Canada’s biggest trade event for medical and dental devices wasn’t, well, that big.
What it lacked in size, though, it more than made up for in innovation, with the latest and greatest from some of the brightest stars in Canada’s expanding medical device industry.
And in a way, the show is a metaphor for the industry itself, SME Canada medical industry manager Lauralyn McDaniel says of the $7-billion a year field, which is growing but still far from its potential.
“I think it absolutely is true,” McDaniel says of the analogy.
Held at the International Centre in Mississauga, Ont., the two-day Medical Manufacturing Innovations (MMI) event in October presented by SME Canada fit into one hall, with a few dozen companies and organizations represented on the show floor.
One of the innovations that dominated the show was additive manufacturing.
While not new to the medical industry—the technology has been used in the field for close to 30 years—additive manufacturing has come a long way, McDaniel says, and can be used for a variety of devices and implants.
“It’s always been a great fit for medical because we’re talking about people and personalizing things for people,” she says. “One of the areas it made its first impact in the consumer market was hearing aids, (and) today, almost every hearing aid shell that is made is made with additive technologies.”
With a handful of exhibitors specializing in additive manufacturing (also known as 3-D printing or rapid prototyping) on display at the show, the technology has expanded far beyond hearing aid casings.
Companies like Proto3000 use 3-D printers to create intricate physical models incorporating different textures and material densities on one object to simulate different parts of the human anatomy.
Other companies at the show, like Solid Concepts, have expanded into metals to cater to the implant side of the industry.
As Solid Concepts regional account manager John MacDonald explains, the ability to texture metals allows for limitless applications of the technology, including artificial joint replacements that allow for cells to grow around the textured pieces.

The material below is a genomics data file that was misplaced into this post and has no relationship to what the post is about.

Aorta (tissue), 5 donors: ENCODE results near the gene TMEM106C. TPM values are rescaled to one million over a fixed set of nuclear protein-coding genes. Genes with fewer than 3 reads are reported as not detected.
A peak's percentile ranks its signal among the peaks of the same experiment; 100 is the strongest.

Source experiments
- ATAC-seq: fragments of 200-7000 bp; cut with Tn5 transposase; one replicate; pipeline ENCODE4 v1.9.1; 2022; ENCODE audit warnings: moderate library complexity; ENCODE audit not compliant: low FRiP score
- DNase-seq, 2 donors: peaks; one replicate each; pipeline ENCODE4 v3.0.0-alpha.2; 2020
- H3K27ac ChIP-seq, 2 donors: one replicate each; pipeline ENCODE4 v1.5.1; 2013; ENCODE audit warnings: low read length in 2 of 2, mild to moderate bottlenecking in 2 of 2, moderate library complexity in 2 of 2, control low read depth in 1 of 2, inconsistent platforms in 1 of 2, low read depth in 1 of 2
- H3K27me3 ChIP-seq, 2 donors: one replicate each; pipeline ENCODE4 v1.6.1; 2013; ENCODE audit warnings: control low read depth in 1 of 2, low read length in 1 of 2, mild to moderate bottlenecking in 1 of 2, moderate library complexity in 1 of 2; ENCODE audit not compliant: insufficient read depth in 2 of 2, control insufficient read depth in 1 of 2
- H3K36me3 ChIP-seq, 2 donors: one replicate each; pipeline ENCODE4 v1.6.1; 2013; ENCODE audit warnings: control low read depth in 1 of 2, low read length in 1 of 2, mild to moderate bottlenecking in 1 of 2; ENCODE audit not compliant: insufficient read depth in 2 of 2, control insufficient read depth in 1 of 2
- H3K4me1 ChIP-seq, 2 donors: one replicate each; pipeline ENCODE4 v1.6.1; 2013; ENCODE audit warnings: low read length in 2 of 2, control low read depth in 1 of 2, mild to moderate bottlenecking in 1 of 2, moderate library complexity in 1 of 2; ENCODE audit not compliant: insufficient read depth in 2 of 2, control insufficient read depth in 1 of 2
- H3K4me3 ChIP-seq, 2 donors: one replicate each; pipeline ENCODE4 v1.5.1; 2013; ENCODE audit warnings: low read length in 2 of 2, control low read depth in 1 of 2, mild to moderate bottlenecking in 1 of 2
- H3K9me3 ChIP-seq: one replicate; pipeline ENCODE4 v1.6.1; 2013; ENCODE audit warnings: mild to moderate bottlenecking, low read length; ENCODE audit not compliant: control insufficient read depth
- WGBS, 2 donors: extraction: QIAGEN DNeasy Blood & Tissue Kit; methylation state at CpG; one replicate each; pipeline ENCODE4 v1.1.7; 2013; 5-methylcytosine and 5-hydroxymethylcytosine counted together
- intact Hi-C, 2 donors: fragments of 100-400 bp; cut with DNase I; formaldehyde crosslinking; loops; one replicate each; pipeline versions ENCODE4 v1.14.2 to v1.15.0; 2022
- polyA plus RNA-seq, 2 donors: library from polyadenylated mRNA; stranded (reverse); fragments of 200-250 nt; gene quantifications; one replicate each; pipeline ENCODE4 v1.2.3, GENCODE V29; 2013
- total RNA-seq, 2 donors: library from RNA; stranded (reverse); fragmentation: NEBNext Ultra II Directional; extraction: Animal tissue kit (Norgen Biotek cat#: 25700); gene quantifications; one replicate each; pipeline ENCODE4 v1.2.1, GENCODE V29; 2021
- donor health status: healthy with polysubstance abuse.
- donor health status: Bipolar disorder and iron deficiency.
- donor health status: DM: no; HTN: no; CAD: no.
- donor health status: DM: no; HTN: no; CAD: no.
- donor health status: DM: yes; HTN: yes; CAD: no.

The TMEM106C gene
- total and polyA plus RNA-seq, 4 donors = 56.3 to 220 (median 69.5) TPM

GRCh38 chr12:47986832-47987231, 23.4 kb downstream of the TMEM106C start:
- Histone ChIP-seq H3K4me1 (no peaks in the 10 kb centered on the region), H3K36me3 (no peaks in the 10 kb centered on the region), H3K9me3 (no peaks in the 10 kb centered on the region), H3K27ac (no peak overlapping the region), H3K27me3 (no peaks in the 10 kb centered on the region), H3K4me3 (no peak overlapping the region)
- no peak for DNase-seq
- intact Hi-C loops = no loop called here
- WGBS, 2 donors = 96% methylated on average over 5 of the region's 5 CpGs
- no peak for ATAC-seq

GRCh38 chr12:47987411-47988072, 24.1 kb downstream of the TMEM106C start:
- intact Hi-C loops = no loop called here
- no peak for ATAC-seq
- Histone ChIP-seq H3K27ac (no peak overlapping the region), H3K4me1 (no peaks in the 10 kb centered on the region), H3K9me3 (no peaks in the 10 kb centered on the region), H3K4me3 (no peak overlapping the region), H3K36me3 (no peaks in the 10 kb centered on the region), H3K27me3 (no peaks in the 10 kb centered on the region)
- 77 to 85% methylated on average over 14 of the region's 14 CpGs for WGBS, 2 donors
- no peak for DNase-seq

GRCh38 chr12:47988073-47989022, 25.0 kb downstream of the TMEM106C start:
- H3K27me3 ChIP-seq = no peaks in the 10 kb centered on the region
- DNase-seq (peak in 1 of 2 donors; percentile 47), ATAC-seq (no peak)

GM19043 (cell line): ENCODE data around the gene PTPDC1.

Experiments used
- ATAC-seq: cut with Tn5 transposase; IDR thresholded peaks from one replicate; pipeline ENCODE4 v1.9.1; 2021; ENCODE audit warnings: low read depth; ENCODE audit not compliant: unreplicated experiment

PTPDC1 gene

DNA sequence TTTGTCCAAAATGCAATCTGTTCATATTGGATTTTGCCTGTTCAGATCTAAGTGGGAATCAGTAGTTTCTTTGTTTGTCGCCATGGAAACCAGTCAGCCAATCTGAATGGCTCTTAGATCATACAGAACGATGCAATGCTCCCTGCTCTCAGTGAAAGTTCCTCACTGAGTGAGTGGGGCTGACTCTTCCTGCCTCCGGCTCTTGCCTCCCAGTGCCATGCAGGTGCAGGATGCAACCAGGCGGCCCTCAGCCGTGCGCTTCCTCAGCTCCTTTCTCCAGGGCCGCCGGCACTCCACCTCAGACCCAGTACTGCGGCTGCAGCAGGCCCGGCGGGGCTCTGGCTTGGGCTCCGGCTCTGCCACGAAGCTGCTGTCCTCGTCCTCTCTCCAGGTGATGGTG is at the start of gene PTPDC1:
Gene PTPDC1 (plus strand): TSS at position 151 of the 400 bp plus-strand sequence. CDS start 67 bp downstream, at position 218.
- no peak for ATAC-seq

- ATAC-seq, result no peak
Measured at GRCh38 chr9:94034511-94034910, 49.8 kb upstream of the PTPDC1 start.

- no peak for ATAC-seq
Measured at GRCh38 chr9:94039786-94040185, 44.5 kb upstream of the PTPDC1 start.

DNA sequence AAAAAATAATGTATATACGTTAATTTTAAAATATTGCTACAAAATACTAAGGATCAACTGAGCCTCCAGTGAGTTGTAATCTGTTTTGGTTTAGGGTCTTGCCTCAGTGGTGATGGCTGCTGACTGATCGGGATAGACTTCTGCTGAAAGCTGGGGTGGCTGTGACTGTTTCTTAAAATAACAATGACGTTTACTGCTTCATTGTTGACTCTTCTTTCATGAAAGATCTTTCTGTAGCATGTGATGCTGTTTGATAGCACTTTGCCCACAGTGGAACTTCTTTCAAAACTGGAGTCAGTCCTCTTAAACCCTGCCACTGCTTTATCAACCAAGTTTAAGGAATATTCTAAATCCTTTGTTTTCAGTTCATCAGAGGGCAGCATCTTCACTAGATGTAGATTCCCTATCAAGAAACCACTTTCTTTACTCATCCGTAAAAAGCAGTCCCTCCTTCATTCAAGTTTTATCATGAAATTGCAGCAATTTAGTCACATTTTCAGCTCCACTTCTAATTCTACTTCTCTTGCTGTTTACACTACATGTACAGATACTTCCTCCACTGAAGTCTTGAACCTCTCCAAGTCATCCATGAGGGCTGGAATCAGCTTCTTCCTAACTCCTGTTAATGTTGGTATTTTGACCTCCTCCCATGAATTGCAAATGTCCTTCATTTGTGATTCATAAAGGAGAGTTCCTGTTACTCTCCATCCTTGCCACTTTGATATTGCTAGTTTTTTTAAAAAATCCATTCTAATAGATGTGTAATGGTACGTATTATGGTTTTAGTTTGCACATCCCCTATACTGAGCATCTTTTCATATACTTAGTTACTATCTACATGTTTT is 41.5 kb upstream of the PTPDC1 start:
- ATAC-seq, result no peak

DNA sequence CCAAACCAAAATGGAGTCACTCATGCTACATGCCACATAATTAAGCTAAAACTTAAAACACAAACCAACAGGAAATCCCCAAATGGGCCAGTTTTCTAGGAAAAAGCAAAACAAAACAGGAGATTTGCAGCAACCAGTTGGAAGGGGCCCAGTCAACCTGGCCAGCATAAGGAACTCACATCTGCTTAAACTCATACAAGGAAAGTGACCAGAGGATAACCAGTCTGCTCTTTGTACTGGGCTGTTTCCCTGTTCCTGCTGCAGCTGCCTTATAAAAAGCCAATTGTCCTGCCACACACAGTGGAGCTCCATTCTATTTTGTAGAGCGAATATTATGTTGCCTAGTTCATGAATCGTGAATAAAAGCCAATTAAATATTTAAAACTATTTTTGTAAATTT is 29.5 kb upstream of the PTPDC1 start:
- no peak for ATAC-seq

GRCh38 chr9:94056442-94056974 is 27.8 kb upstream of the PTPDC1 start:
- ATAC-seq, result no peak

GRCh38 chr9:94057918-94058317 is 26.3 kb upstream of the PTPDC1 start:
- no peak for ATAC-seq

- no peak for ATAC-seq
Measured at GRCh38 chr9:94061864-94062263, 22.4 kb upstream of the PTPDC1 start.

“The thing with the implants is that rough (surfaces) allow the growth of the human tissue onto the part beforehand,” he says.
MacDonald says metals aren’t just used for rough surfaces, but rather can be tailor-made for each use.
“Depending on the application, we can manufacture whatever (surface),” he says. “The advantage is they can scan the original body parts and they can create specifically to that part.”
According to McDaniel, injection molding is also revolutionizing the world of implants, replacing plastics with metals to increase product life and wear.
“One of the other things I’ve seen is the development of metal injection molding, which when you think about additive with metals and metal injection molding, they both start with powder metals,” she says.
The process is making its mark particularly in Ontario, she says, where low-volume-high-value production is picking up steam.
According to McDaniel, 3-D printing technology is also being matched with another growing innovation to increase its capabilities.
“Another way additive is making a difference is combining it with 3-D imaging to actually print implants,” she says, noting skull implants as one area the technologies are working well together.
Another emerging technology, she says, is micro manufacturing, or microfabrication, more traditionally used in the making of microchips.
“If you think about that, a human hair is 80 to 100 microns in width,” McDaniel says. “We’re talking about being able to drill holes or to mold things that are a few microns in size.”
Regardless of what technology Canadian medical firms are working in, though, McDaniel says there’s one key ingredient to all their successes.
“If we look at medical manufacturing and which medical device companies are successful, they’re the ones driven by innovation,” she says.
Despite the innovations found in Canada’s medical device sector—and at the MMI show—McDaniel described it as a growing market that still relies heavily on imports.
“If I look at the medical devices manufactured in Canada, there are more exported than there are used in Canada,” she says. “If I bring in the imports to Canada, there’s more used in Canada than produced in Canada.”
While some may consider this point a negative, McDaniel it’s a market ripe for the picking.
“There is such opportunity in Canada just to meet Canada’s needs,” she says.
Still, McDaniel compares Canada’s medical device industry—and in particular Ontario’s—to two global hotspots.
“What I see being developed as far as medical devices in Ontario is similar to what’s being developed in Minneapolis and the San Jose, (Calif.), which are two of the leading and most innovative centres of medical device manufacturing in the world,” McDaniel says.
That leaves the door open for a lot of manufacturers looking to expand their business, she says, particularly those working in aerospace and automotive, where the crossover would be most seamless.
So as the Canadian medical industry grows, the MMI show grows, too, tied rather closely together.
“This is different than (bigger shows),” McDaniel says of the biannual event. “We’re not only selling exhibit space, we’re selling the medical manufacturing market in Canada.”